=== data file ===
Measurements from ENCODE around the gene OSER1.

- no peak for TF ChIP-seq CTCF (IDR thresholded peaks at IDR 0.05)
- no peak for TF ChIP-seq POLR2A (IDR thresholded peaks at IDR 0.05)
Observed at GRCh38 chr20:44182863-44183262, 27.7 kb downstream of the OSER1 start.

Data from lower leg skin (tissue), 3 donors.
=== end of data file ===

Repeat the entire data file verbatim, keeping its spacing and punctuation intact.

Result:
Measurements from ENCODE around the gene OSER1.

- no peak for TF ChIP-seq CTCF (IDR thresholded peaks at IDR 0.05)
- no peak for TF ChIP-seq POLR2A (IDR thresholded peaks at IDR 0.05)
Observed at GRCh38 chr20:44182863-44183262, 27.7 kb downstream of the OSER1 start.

Data from lower leg skin (tissue), 3 donors.